You will explore the building blocks of Euclidean geometry by studying such things as line segments and points.
After completing this tutorial, you will be able to complete the following:
What is a ray?
~ A ray is the set of points that starts at a point on a line and extends infinitely in one direction.
How can we name and represent a ray?
~ A ray is the set of points that starts at a point on a line and extends infinitely in one direction. The starting point is called the endpoint of the ray. We can name a ray by its endpoint and any other point on the ray. For instance, if a ray has endpoint A and B is another point on the line, we call the given ray AB. We represent ray AB by using an arrow over the point names; for example .
What does it mean when we say two rays are equal? What does it mean when we say two rays are opposite rays?
~ Rays with the same endpoint and direction are called equal rays. Rays with the same endpoint and opposite direction are called opposite rays.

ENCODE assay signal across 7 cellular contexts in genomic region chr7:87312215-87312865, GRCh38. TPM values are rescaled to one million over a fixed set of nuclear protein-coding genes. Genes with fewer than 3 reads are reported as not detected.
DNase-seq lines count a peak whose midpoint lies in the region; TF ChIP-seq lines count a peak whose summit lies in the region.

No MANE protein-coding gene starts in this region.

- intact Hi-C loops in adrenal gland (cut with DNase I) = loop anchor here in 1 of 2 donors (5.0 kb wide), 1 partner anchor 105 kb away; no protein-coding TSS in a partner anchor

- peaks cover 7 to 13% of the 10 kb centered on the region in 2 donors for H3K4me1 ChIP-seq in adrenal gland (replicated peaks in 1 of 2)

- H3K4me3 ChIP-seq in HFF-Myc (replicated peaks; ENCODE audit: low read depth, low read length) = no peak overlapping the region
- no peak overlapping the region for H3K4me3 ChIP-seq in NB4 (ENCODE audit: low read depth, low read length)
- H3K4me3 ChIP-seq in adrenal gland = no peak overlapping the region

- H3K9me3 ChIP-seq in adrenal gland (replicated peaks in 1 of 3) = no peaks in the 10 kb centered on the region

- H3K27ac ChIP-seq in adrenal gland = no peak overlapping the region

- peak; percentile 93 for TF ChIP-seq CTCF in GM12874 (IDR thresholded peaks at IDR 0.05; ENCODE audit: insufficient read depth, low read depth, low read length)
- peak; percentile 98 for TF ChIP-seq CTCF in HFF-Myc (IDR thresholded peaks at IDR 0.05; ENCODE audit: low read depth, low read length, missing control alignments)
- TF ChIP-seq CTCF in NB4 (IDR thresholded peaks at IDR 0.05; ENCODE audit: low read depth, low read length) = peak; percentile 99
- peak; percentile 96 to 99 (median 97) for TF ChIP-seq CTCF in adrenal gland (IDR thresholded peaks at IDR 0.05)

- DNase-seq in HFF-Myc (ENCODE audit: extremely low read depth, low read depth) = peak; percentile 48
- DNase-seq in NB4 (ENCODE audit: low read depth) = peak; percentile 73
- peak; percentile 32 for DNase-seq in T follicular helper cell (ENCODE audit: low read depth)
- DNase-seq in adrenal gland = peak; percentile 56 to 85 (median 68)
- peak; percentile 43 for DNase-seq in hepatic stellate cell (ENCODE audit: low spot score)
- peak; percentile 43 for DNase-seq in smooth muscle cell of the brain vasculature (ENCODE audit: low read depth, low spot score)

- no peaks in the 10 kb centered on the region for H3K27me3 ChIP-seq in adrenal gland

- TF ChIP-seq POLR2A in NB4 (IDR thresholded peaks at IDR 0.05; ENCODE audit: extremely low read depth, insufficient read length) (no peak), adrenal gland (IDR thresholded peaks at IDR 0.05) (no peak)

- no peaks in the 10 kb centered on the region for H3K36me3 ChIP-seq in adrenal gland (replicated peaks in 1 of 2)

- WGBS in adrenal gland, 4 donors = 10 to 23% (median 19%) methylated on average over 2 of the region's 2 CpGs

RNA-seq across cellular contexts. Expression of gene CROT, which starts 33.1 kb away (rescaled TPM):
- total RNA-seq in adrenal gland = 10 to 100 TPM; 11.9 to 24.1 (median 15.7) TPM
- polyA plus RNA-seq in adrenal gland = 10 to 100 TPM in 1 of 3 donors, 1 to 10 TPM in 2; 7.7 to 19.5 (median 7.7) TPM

List some real-world examples that can be modeled by rays.
~ Answers will vary. It is important to note that rays extend infinitely in one direction, so it is very unlikely that we can find actual physical examples of rays. However, many physical objects can be modeled with rays; some examples include the sun's rays or laser beams.
Why do you think some students might confuse a ray with a line?
~ Answers will vary. Like a line, a ray is infinitely long and has no thickness. However, a ray extends infinitely in only one direction, whereas a line extends infinitely in opposite directions. A ray is the set of points that starts at a point on a line and extends infinitely in one direction, so we may consider a ray as a portion of a line.
|Approximate Time||2 Minutes|
|Pre-requisite Concepts||Students should be able to define direction, equal rays, and opposite rays.|
|Type of Tutorial||Animation|
|Key Vocabulary||direction, equal rays, opposite rays|